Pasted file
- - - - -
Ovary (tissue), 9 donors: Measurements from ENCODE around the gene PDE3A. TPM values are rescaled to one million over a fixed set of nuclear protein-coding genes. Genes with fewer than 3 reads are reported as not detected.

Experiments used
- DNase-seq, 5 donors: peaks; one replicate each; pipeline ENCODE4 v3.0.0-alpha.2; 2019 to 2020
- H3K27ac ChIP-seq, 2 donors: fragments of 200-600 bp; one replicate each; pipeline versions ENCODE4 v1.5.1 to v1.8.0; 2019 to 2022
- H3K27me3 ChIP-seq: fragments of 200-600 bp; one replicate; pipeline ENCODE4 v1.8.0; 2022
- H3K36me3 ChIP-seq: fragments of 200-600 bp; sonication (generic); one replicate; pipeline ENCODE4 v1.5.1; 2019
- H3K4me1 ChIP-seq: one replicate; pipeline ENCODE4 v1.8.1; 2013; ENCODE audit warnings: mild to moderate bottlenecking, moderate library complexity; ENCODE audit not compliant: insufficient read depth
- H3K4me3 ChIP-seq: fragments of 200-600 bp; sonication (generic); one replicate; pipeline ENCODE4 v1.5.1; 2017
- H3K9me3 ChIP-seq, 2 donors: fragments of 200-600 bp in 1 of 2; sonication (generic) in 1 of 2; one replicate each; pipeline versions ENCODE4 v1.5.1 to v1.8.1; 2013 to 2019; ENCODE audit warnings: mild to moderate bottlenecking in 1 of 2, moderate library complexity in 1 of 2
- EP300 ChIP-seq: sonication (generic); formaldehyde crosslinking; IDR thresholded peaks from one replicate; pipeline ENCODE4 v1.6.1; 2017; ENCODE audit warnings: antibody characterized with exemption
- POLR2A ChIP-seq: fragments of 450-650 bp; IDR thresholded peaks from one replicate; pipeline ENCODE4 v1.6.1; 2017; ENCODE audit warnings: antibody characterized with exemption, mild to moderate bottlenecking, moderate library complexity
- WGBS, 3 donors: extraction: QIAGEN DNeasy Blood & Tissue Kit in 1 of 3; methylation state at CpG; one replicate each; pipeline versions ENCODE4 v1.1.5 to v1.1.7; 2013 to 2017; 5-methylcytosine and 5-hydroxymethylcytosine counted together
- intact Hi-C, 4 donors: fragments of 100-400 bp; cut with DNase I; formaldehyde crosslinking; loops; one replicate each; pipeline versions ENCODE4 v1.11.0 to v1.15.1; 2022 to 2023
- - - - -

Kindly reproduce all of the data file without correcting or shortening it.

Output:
Ovary (tissue), 9 donors: Measurements from ENCODE around the gene PDE3A. TPM values are rescaled to one million over a fixed set of nuclear protein-coding genes. Genes with fewer than 3 reads are reported as not detected.

Experiments used
- DNase-seq, 5 donors: peaks; one replicate each; pipeline ENCODE4 v3.0.0-alpha.2; 2019 to 2020
- H3K27ac ChIP-seq, 2 donors: fragments of 200-600 bp; one replicate each; pipeline versions ENCODE4 v1.5.1 to v1.8.0; 2019 to 2022
- H3K27me3 ChIP-seq: fragments of 200-600 bp; one replicate; pipeline ENCODE4 v1.8.0; 2022
- H3K36me3 ChIP-seq: fragments of 200-600 bp; sonication (generic); one replicate; pipeline ENCODE4 v1.5.1; 2019
- H3K4me1 ChIP-seq: one replicate; pipeline ENCODE4 v1.8.1; 2013; ENCODE audit warnings: mild to moderate bottlenecking, moderate library complexity; ENCODE audit not compliant: insufficient read depth
- H3K4me3 ChIP-seq: fragments of 200-600 bp; sonication (generic); one replicate; pipeline ENCODE4 v1.5.1; 2017
- H3K9me3 ChIP-seq, 2 donors: fragments of 200-600 bp in 1 of 2; sonication (generic) in 1 of 2; one replicate each; pipeline versions ENCODE4 v1.5.1 to v1.8.1; 2013 to 2019; ENCODE audit warnings: mild to moderate bottlenecking in 1 of 2, moderate library complexity in 1 of 2
- EP300 ChIP-seq: sonication (generic); formaldehyde crosslinking; IDR thresholded peaks from one replicate; pipeline ENCODE4 v1.6.1; 2017; ENCODE audit warnings: antibody characterized with exemption
- POLR2A ChIP-seq: fragments of 450-650 bp; IDR thresholded peaks from one replicate; pipeline ENCODE4 v1.6.1; 2017; ENCODE audit warnings: antibody characterized with exemption, mild to moderate bottlenecking, moderate library complexity
- WGBS, 3 donors: extraction: QIAGEN DNeasy Blood & Tissue Kit in 1 of 3; methylation state at CpG; one replicate each; pipeline versions ENCODE4 v1.1.5 to v1.1.7; 2013 to 2017; 5-methylcytosine and 5-hydroxymethylcytosine counted together
- intact Hi-C, 4 donors: fragments of 100-400 bp; cut with DNase I; formaldehyde crosslinking; loops; one replicate each; pipeline versions ENCODE4 v1.11.0 to v1.15.1; 2022 to 2023